Situated along Iceland’s rugged north coast, Skjálfandi Bay is a haven for wildlife
After driving across the seemingly barren landscape of Iceland, ‘Shaky Bay’ (named after its near-constant seismic activity) seems no different. There are few trees in sight and the bay is guarded by imposing, snow-capped mountains to the west- a breathtaking scene of desolation and wilderness. However, under the 24-hour daylight of an Icelandic summer, this remote corner of the world is literally teeming with life.
The low-lying land surrounding the bay is a perfect breeding ground for dozens of bird species, many of which migrate from southern lands (and even as far as the Pacific Ocean) to make the most of the Icelandic growing season.
The real magic, however, happens underwater. Found at the confluence of three major ocean currents, Skjálfandi Bay is the perfect location for primary productivity during those long, Icelandic summer days. Major rivers and countless snow-melt streams add vital nutrients to the waters, and the underlying topography of the bay contributes to upwelling of further nutrients.
The result? Massive plankton blooms, countless seabirds … and plenty of whales.
Skjálfandi Bay is arguably the best place to see whales in Europe, owing to its large diversity of marine mammals and its summer reliability. In over 100 trips in 2018, at least one whale or dolphin was seen on every trip.
Now the most commonly sighted species in the area, humpback whales have made a remarkable recovery following their protection in 1982 and are now a global symbol for marine conservation. Humpbacks are a favourite for whale watchers, due to their aerial displays and inquisitive nature. They also represent one of the great mysteries of our oceans: they navigate across entire oceans to make the longest migration of any mammals, and their haunting, beautiful songs continue to bewilder whale research.
Humpbacks usually arrive in the bay in April and now stay in large numbers until December. Known as the opportunists of the whale world, humpbacks feed on a variety of prey, from plankton to herring, capelin and even large fish such as cod.
It is difficult to appreciate the true might of a blue whale. Up to 30 metres long and 200 tons. Their tongue weight more than an elephant, their heart is the size of a car and a child could crawl through their blood vessels. A true leviathan. Blue whales are unrivalled in the animal world, and we are privileged to share this planet with them. Despite this size, however, blue whales are notoriously difficult to watch, owing to their speed, shyness and reserved behaviour above water. If we know little about humpbacks, then we know next to nothing about blue whales. Where do they breed? Do they have social lives? Do they possess sophisticated communication? Of particular concern is their response to climate change- blue whales only feed on krill, which are particularly sensitive to water temperature.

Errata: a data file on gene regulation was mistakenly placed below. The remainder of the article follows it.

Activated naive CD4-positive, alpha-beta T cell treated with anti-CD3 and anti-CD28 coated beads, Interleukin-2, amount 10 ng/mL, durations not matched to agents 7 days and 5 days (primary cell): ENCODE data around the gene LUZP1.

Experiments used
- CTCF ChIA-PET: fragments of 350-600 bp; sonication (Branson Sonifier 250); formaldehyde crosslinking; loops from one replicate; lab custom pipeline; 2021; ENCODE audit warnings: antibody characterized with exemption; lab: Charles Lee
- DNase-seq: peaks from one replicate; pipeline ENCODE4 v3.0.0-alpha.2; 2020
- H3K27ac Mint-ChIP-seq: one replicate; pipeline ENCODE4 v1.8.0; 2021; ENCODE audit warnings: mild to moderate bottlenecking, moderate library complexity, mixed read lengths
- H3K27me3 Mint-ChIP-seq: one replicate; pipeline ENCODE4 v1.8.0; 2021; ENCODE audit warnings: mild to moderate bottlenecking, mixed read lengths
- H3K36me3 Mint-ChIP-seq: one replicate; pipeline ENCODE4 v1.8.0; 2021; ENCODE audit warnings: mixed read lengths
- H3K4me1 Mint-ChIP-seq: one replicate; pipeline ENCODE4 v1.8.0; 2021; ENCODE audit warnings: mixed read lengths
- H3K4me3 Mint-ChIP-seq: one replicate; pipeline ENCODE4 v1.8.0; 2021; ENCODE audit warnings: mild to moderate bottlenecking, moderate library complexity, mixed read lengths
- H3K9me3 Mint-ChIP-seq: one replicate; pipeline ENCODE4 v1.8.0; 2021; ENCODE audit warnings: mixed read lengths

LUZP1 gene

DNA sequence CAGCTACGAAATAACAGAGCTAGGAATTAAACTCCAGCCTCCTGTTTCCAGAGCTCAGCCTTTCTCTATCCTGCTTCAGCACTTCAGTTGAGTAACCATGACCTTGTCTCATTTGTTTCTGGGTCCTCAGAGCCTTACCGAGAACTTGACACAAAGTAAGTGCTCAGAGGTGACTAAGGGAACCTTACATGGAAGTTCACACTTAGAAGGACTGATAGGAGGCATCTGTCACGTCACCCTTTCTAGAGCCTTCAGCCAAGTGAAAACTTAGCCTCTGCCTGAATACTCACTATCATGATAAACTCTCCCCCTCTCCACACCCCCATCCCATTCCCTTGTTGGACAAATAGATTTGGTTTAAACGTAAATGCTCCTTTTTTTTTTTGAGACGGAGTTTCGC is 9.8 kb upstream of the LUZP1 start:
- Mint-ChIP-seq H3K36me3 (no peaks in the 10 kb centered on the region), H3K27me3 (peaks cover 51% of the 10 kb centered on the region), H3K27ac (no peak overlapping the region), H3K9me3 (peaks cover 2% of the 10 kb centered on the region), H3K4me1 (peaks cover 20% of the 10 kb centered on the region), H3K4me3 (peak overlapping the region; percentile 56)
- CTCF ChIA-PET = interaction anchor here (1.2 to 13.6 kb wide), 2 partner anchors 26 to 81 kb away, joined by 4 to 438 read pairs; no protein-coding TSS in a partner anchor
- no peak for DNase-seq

Blue whale sightings around Iceland have changed dramatically in recent years, and Skjálfandi Bay is now the best place to spot these gentle giants. Peak sightings occur at the end of June and beginning of July, corresponding to peak plankton and krill levels in the area.
Up to 10 metres long and 10 tons, minke whales are an unappreciated gem. Typically shy towards vessels, minkes feed on small fish and are often found associated with seabirds. Once in a while, you may be fortunate enough to encounter a curious minke, blowing bubbles around your boat and actively watching you.
Once the most frequently sighted marine mammal in the bay, minke whales are now increasingly hard to find. Perhaps due to climate change altering the distribution of their prey, minke whale populations are rapidly declining around Icelandic coasts. Minke whales are also the main target of Icelandic whalers, who nowadays struggle to find whales to hunt. Without a doubt, these whales are worth more alive than dead.
With their boundless energy and incredible aerobatics, white-beaked dolphins are always a pleasure to watch. A resident in Icelandic waters, these smaller cetaceans (up to 3 metres) can be seen all year round. They are generally seen in pods of 10-20 (although groups of more than 100 can be encountered), and are accompanied by calves in summer.
Porpoise are the smallest cetaceans in the bay – shy, diminutive and we think under-appreciated. They can be hard to spot but are actually quite common, feeding on various fish species. They are generally seen alone or in groups of 2-4.
[photo by Etienne Ménétrey] Northern bottlenose whales are a very rare visitor to the bay. Typically found in deep, offshore waters to the north, these beaked whales feed on fish and squid at depth, likely using their ‘beak’ to suck up their prey. Whilst we are lucky to see these whales once in a year, 2018 was exceptional, with whales sighted on nearly 50 days during summer. Sadly, this spelled disaster, with at least six whales dying in the bay. Read more about these unusual events in a recent paper published by Tom and colleagues.